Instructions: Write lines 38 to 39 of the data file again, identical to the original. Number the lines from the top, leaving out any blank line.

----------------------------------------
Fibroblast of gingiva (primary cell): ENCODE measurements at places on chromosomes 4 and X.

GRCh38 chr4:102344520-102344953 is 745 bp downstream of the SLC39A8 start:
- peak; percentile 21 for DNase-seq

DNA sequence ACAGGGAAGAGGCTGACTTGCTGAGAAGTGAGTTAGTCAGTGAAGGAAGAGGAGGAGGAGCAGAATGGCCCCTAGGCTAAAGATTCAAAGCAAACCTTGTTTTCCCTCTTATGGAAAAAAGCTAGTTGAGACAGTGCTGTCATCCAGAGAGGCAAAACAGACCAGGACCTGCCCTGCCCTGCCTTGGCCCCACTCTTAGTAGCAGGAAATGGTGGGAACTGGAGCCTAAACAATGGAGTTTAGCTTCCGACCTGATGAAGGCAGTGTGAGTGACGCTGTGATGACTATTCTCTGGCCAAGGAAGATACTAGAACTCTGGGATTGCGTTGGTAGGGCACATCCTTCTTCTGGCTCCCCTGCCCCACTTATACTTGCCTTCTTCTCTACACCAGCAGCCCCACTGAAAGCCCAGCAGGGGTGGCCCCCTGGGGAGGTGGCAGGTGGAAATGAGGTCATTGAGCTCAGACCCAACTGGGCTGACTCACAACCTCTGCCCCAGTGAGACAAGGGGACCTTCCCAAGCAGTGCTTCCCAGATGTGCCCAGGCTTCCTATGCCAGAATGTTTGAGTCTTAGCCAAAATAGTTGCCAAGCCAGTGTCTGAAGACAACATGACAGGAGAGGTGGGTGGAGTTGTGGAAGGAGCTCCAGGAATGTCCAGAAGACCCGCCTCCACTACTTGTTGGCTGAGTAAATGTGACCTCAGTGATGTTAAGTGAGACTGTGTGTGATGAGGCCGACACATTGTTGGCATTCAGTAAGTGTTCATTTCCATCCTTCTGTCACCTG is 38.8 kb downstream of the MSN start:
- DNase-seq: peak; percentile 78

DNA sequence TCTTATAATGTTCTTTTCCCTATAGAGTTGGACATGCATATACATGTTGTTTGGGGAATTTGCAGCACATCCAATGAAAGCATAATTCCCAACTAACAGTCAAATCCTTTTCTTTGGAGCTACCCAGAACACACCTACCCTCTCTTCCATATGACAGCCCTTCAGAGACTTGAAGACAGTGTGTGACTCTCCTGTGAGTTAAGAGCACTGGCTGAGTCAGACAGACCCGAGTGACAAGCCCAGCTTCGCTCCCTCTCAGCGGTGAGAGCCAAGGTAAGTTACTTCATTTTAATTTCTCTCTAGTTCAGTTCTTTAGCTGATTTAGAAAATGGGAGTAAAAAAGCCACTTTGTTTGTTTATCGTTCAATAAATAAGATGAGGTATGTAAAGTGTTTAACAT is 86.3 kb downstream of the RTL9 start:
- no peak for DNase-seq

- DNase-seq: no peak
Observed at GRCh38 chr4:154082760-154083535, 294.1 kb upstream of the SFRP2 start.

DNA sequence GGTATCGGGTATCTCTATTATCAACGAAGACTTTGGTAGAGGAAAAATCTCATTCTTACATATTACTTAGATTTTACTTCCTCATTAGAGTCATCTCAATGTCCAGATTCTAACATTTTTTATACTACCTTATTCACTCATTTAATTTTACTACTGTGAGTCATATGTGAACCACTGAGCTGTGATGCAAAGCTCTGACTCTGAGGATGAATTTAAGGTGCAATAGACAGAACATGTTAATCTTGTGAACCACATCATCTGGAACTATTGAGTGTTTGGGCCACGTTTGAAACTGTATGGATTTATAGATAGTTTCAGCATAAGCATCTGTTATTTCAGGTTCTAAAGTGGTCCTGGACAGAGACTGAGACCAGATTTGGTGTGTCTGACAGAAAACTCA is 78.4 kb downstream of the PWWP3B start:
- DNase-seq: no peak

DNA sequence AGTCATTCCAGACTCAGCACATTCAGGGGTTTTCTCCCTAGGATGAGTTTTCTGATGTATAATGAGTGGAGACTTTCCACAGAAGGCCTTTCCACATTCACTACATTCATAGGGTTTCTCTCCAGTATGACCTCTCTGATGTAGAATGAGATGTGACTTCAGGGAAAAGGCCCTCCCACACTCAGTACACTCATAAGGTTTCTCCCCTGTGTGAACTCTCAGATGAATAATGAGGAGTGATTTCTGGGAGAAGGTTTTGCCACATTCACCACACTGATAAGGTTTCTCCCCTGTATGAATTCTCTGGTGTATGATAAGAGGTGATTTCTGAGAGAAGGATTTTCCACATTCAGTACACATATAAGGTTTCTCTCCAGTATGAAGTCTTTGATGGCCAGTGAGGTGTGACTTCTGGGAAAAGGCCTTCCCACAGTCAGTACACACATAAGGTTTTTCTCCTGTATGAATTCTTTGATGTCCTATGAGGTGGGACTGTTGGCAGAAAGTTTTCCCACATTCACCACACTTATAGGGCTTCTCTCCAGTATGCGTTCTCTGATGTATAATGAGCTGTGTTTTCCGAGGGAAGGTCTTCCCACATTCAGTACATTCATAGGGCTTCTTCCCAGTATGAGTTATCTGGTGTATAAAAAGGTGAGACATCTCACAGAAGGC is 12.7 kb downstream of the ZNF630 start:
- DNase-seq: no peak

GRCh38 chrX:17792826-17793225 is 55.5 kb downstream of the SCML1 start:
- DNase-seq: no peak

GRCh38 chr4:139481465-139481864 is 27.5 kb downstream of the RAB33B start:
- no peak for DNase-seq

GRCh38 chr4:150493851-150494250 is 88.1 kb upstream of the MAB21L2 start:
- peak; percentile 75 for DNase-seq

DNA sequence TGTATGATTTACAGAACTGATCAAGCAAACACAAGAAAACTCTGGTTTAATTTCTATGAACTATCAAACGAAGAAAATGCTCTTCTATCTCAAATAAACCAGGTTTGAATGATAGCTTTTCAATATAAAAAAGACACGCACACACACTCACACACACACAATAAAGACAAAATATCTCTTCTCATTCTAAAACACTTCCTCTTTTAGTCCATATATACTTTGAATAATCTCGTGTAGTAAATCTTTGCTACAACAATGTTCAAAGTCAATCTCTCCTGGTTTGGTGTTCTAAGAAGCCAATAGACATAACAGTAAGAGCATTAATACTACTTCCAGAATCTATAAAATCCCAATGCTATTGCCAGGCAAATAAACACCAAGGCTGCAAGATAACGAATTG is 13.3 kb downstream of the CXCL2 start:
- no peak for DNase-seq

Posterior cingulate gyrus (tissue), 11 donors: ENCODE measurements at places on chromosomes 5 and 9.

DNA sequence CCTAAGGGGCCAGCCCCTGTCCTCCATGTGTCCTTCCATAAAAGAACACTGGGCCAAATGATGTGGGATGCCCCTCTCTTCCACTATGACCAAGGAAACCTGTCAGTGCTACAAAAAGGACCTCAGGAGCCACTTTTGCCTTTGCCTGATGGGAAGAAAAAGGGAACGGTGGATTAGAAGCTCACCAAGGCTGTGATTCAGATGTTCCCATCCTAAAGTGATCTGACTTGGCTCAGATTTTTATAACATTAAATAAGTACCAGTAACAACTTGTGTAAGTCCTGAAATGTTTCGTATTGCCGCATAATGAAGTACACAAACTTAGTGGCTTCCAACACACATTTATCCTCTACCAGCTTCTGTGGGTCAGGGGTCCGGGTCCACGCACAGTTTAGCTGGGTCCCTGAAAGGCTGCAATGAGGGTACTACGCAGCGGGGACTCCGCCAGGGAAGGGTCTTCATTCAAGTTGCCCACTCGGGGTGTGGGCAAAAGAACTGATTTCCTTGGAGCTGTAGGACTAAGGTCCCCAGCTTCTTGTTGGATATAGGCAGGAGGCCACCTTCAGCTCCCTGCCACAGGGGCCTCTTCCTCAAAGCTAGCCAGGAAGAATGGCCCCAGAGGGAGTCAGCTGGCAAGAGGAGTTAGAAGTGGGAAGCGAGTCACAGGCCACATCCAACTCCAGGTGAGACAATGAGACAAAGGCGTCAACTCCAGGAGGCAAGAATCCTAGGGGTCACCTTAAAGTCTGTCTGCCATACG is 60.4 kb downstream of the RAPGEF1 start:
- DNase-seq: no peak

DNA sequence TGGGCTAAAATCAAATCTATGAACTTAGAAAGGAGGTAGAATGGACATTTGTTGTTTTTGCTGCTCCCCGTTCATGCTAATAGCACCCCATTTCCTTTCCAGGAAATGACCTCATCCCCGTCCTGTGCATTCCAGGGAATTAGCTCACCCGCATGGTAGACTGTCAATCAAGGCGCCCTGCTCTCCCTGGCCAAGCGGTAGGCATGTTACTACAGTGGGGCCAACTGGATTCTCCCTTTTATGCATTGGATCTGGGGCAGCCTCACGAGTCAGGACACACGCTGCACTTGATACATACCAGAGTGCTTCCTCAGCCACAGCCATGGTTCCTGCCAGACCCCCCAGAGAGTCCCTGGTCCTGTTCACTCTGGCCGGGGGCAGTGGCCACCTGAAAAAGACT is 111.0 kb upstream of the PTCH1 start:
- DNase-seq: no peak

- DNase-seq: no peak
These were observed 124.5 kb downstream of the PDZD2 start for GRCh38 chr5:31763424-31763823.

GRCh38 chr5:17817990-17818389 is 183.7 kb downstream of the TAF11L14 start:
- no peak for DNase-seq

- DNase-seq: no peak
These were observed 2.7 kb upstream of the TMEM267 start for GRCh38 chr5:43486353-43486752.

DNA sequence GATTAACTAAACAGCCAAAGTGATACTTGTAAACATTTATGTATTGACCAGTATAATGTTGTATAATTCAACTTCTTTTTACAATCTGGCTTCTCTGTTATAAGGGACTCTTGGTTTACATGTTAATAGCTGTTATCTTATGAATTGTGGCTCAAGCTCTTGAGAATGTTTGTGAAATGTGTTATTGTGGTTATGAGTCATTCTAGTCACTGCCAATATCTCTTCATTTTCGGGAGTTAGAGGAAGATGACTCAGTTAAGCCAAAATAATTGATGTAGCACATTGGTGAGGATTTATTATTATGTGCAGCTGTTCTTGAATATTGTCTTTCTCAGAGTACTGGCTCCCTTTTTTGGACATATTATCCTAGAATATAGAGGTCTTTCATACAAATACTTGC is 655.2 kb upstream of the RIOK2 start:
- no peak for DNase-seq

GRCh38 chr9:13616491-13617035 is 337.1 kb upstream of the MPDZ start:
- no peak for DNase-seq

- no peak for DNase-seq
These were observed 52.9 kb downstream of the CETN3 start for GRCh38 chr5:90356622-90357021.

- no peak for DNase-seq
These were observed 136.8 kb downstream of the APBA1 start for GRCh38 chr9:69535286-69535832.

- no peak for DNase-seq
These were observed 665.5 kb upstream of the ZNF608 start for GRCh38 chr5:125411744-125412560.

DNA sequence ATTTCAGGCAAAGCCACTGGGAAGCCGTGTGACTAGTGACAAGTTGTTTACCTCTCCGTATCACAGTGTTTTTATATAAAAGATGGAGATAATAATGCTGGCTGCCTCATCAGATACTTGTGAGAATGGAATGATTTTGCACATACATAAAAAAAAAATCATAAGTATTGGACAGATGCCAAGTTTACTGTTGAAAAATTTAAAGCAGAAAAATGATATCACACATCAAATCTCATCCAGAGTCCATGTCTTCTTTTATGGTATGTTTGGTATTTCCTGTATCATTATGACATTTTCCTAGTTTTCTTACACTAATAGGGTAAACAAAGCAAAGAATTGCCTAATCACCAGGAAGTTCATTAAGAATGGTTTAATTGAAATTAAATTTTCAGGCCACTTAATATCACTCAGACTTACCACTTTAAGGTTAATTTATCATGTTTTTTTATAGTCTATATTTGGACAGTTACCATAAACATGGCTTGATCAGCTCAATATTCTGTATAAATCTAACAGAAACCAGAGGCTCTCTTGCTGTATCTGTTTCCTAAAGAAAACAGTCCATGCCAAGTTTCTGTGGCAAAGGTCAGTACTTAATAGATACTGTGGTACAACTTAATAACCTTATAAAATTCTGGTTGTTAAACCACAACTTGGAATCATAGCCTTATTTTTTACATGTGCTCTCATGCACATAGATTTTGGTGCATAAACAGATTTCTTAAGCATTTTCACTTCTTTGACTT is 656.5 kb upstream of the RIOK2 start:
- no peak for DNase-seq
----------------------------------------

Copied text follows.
These were observed 52.9 kb downstream of the CETN3 start for GRCh38 chr5:90356622-90357021.

- no peak for DNase-seq